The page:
Sapphire HD6670 Ultimate, HD6750 & HD6770 Reviewgotdamojo06 - June 23, 2011
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Once you get the Sapphire HD6750 out of the package and the antistatic bubble wrap, you are going to see that it looks like your typical mid-range card with a simple air cooler installed for the cooling solution. You are going to see a nice bright blue PCB with a glossy black cooler installed on the GPU that is also going to give some cooling to the memory chips and voltage regulators. The cooler that Sapphire chose to use on the HD6750 has no logos or printing on it with the exception of the sticker that is in the middle of the fan that has the Sapphire logo printed on it that happens to be a hologram type sticker. Looking at the back side of the card, you are going to see that the typical four screws hold the cooler down and in place, meaning you could easily upgrade the cooling if you needed to do so for any reason. You are going to find DirectX 11 support on the Sapphire HD6750 as well as Shader Model 5.0, OpenCL 1.1, and DirectCompute 11 all to help accelerate your graphics intensive applications for better rendering time.
On the rear IO shield you are going to see that there are a total of three connections that you can possibly make with a display device. You have DVI, HDMI and DisplayPort. With the included DVI to VESA dongle, you are going to be able to connect to just about any monitor that you possibly need to. There is one single 6 PCI-E power adapter that is located at the back of the card and is right under the back end of the cooler installed on the card. There are two CrossFireX ports located at the top of the card that will allow you to expand your graphics processing power by adding another HD6750 to your system. The cooling solution will bring cool air into the cooler by sucking it down though the fan that will then cool the fins on the cooler and be expelled out the front of the card through the I/O shield and out the back of the card.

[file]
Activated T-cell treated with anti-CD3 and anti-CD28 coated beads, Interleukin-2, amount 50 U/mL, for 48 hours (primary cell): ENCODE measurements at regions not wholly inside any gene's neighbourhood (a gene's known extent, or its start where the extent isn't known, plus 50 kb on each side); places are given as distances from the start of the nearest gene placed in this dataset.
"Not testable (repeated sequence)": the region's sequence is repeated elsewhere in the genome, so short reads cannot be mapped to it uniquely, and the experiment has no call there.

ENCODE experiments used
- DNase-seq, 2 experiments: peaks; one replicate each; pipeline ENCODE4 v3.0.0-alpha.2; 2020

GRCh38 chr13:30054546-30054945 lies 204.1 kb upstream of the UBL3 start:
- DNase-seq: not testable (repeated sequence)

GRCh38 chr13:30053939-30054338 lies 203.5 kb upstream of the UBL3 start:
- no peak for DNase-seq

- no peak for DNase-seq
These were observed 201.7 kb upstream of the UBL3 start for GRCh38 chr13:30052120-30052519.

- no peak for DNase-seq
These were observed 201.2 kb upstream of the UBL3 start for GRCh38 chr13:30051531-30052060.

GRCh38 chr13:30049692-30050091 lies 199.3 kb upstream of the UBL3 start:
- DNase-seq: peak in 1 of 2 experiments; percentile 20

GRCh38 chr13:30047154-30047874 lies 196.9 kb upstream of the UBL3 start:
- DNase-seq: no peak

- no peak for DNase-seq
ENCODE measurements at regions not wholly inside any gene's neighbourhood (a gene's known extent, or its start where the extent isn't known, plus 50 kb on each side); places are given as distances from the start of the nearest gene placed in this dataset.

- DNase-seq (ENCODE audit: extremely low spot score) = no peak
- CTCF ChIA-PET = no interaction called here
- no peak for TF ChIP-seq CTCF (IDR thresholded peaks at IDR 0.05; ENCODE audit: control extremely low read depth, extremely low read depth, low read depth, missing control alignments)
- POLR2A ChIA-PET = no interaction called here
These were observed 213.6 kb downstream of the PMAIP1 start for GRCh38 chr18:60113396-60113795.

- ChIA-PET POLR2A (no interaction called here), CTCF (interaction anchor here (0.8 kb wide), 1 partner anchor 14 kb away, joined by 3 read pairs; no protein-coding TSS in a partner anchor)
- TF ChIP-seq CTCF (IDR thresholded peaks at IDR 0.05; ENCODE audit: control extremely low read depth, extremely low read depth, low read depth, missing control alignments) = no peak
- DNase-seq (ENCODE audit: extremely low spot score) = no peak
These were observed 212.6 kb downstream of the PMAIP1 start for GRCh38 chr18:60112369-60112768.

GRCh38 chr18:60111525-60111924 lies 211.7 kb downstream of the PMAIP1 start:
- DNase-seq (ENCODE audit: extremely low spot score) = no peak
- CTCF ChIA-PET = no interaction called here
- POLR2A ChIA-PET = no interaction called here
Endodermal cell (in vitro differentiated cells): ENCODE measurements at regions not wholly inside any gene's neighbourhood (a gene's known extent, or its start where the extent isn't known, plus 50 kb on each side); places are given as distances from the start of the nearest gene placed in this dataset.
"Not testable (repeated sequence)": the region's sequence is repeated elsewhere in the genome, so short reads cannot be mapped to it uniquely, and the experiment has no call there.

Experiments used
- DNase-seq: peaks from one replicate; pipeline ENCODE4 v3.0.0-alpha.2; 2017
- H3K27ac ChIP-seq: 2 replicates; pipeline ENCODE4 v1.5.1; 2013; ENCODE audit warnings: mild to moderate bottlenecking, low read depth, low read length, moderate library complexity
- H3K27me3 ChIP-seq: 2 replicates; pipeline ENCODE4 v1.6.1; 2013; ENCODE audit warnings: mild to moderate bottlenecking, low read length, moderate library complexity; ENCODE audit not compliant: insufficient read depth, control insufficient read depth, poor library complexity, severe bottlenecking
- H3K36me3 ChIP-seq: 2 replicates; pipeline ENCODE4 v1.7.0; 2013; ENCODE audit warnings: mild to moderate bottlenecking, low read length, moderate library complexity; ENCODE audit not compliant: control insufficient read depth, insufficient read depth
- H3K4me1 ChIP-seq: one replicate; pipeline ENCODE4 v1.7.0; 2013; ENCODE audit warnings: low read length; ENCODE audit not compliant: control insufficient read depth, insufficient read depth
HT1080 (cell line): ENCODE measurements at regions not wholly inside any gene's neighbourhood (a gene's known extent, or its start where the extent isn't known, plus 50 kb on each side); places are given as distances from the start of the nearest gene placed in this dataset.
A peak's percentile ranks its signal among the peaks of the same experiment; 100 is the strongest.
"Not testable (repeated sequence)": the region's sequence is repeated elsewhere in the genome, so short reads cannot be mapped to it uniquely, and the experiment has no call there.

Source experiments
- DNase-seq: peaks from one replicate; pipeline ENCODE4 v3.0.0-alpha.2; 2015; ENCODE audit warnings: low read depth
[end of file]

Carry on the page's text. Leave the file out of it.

Sapphire's HD6750 graphics card with the cooler taken off does allow you to see exactly what the card looks like. You are going to see the GPU in the center of the card with four memory modules positioned around it. The GPU core comes clocked in at 700 MHz at stock and was built using a 40nm process. The Hynix H5GQ2H24MRA T2C 110A memory modules installed on the card are rated to operate at 1.5V for both the VDD and VDDQ with a 32ms refresh rate. The modules are lead and halogen free, giving them the ROHS3 compliant certification. These chips are the first generation die.
Looking at the cooler with it taken off, you are going to see that it looks very similar to a stock Intel CPU cooler wrapped around a plastic shell to direct the airflow. There is a circular heat sink that has a fan installed on the top of it to bring fresh cool air down to the heat sink and dissipate the heat that is being pulled off of the GPU.